What Are You Waiting For?
Procrastinating is one of the unappealing aspects of being human. Everyone does it sometimes. After all, why be unhappy today when you can put it off ‘til tomorrow, right? Well, that might work with making an appointment to have your teeth cleaned or doing your taxes, but if you keep postponing these activities, your teeth will rot and the IRS will be camping on your doorstep. We think we can ignore unpleasant consequences because they’re off in the future, but every day brings us closer and closer to them.
Many people talk about changing their eating habits but do little or nothing about it. Understandable: change hurts, is hard, and rocks our boat. Fortunately, in my practice and classes, I work with individuals who are eager to learn new attitudes and behaviors. But, what of you folks who keep saying that you’ll get into therapy or join an eating support group (or even an anti-diet online chatroom) . . . tomorrow? Or who have a small library of eating books but haven’t cracked open a one? What are you waiting for?
Perhaps you believe that it’ll be easier to do the new behavior or adopt a new attitude tomorrow, but it actually will be harder because you’ve added another day to the old way of thinking or doing and heaped another 24 hours on the countless ones you’ve already spent chiding yourself for procrastinating. Like surf pounding the shore, knowing that you’re not doing what you should be doing wears down your self-esteem and –trust. And the less you think of yourself, the more comfortable you’ll be letting things slide.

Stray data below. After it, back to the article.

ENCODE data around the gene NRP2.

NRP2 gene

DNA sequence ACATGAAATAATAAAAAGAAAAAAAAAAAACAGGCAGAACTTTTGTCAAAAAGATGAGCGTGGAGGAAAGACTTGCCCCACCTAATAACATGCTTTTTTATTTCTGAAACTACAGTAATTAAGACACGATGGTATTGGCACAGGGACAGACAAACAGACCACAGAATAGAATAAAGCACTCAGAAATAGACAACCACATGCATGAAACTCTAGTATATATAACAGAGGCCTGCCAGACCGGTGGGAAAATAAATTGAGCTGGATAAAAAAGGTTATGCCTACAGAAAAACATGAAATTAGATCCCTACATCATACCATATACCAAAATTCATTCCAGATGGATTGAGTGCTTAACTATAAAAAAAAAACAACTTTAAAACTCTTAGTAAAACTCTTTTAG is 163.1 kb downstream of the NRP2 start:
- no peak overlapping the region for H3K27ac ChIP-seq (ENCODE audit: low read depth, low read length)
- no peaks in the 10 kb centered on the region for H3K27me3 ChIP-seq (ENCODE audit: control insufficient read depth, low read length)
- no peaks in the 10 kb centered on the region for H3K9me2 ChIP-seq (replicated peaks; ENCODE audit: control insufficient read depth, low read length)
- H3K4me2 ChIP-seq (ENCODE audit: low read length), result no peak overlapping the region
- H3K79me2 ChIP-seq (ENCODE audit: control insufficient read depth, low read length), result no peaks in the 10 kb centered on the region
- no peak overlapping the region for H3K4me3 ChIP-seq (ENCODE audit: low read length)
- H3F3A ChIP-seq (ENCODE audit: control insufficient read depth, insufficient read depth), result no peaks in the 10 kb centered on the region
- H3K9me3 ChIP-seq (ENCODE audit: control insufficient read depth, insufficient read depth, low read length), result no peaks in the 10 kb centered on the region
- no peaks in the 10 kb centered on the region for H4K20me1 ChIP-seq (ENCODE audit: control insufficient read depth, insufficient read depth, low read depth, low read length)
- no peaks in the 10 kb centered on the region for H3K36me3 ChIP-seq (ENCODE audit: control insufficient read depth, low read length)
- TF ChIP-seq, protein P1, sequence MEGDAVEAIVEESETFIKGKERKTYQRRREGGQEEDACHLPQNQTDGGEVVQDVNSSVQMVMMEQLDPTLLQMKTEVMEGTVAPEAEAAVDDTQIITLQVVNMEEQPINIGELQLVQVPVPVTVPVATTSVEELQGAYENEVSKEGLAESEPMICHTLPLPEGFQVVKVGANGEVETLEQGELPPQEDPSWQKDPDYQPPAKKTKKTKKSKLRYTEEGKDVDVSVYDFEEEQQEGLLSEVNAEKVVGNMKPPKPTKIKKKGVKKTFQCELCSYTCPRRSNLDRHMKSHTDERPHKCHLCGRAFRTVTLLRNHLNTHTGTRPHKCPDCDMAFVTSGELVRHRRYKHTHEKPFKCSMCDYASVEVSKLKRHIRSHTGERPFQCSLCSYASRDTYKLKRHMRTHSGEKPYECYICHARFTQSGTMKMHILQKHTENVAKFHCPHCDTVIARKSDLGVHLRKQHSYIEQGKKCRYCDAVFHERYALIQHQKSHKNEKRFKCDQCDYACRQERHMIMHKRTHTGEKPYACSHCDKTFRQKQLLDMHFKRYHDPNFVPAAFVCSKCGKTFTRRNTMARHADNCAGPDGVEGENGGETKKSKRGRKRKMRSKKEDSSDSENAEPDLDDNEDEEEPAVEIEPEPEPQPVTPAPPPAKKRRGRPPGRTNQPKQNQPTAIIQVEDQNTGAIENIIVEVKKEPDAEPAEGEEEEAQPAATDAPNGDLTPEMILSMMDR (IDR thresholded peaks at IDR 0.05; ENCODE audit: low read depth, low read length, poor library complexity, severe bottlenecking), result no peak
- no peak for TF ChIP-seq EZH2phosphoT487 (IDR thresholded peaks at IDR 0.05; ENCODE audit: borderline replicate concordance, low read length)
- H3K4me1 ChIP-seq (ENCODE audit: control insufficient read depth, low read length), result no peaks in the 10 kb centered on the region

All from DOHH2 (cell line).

I bet you’re a person whose back needs to be against the wall to stop self-harming behavior; without in-your-face proof that the walls are about to come crumbling down, consequences just don’t seem real to you. You think, It won’t happen to me, or I’ll deal with that when it happens. Okay, then. It’s fine not to change as long as you’re willing to accept the consequences. So instead of putting energy into overcoming procrastination, work on accepting staying as you are and stop beating yourself up for not changing.
If you do want to change, however, face it: you’re going to have to be uncomfortable some time before you reach your eating or weight goals. More than that, you have to endure discomfort to reach them. There’s no other way. Repeat: no other way! The bright spot in forcing intentions into action is that you’ll inevitably feel better after you do. A burden will lift from your shoulders and you’ll feel proud (unless you do a number on yourself for not taking action sooner). Stop right here and make a “What am I waiting for to change?” list. If the answer is nothing, then the future is now.